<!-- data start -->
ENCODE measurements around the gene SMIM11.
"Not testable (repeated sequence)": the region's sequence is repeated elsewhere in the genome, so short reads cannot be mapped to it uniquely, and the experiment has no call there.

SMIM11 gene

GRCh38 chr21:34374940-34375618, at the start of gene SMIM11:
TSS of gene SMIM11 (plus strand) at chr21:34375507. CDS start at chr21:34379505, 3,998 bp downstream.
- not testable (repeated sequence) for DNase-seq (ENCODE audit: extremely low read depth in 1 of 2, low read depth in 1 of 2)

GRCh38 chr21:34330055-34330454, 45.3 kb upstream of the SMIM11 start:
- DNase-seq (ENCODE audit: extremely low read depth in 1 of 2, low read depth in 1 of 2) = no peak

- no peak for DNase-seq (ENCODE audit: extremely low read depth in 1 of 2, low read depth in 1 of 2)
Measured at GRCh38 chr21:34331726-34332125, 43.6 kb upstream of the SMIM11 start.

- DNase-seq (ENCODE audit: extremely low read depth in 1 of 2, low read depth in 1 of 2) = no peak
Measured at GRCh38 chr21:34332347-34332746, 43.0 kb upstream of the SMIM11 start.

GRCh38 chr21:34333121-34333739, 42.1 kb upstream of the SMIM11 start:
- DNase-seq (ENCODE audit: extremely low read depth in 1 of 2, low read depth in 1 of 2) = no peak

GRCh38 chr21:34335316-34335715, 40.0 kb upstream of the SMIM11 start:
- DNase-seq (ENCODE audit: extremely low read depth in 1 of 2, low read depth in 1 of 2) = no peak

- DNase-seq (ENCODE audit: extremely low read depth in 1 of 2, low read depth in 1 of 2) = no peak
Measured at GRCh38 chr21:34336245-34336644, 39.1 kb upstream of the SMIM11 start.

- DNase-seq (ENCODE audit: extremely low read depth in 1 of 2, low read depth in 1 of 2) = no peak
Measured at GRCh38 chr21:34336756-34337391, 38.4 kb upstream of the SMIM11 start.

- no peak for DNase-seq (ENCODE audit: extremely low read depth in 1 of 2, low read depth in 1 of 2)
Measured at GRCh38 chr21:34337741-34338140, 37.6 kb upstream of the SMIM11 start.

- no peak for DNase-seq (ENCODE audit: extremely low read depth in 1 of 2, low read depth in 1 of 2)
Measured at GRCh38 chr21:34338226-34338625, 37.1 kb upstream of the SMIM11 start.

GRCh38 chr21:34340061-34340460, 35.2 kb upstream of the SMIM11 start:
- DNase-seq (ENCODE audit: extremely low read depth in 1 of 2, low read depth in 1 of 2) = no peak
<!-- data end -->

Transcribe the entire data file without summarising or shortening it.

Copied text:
ENCODE measurements around the gene SMIM11.
"Not testable (repeated sequence)": the region's sequence is repeated elsewhere in the genome, so short reads cannot be mapped to it uniquely, and the experiment has no call there.

SMIM11 gene

GRCh38 chr21:34374940-34375618, at the start of gene SMIM11:
TSS of gene SMIM11 (plus strand) at chr21:34375507. CDS start at chr21:34379505, 3,998 bp downstream.
- not testable (repeated sequence) for DNase-seq (ENCODE audit: extremely low read depth in 1 of 2, low read depth in 1 of 2)

GRCh38 chr21:34330055-34330454, 45.3 kb upstream of the SMIM11 start:
- DNase-seq (ENCODE audit: extremely low read depth in 1 of 2, low read depth in 1 of 2) = no peak

- no peak for DNase-seq (ENCODE audit: extremely low read depth in 1 of 2, low read depth in 1 of 2)
Measured at GRCh38 chr21:34331726-34332125, 43.6 kb upstream of the SMIM11 start.

- DNase-seq (ENCODE audit: extremely low read depth in 1 of 2, low read depth in 1 of 2) = no peak
Measured at GRCh38 chr21:34332347-34332746, 43.0 kb upstream of the SMIM11 start.

GRCh38 chr21:34333121-34333739, 42.1 kb upstream of the SMIM11 start:
- DNase-seq (ENCODE audit: extremely low read depth in 1 of 2, low read depth in 1 of 2) = no peak

GRCh38 chr21:34335316-34335715, 40.0 kb upstream of the SMIM11 start:
- DNase-seq (ENCODE audit: extremely low read depth in 1 of 2, low read depth in 1 of 2) = no peak

- DNase-seq (ENCODE audit: extremely low read depth in 1 of 2, low read depth in 1 of 2) = no peak
Measured at GRCh38 chr21:34336245-34336644, 39.1 kb upstream of the SMIM11 start.

- DNase-seq (ENCODE audit: extremely low read depth in 1 of 2, low read depth in 1 of 2) = no peak
Measured at GRCh38 chr21:34336756-34337391, 38.4 kb upstream of the SMIM11 start.

- no peak for DNase-seq (ENCODE audit: extremely low read depth in 1 of 2, low read depth in 1 of 2)
Measured at GRCh38 chr21:34337741-34338140, 37.6 kb upstream of the SMIM11 start.

- no peak for DNase-seq (ENCODE audit: extremely low read depth in 1 of 2, low read depth in 1 of 2)
Measured at GRCh38 chr21:34338226-34338625, 37.1 kb upstream of the SMIM11 start.

GRCh38 chr21:34340061-34340460, 35.2 kb upstream of the SMIM11 start:
- DNase-seq (ENCODE audit: extremely low read depth in 1 of 2, low read depth in 1 of 2) = no peak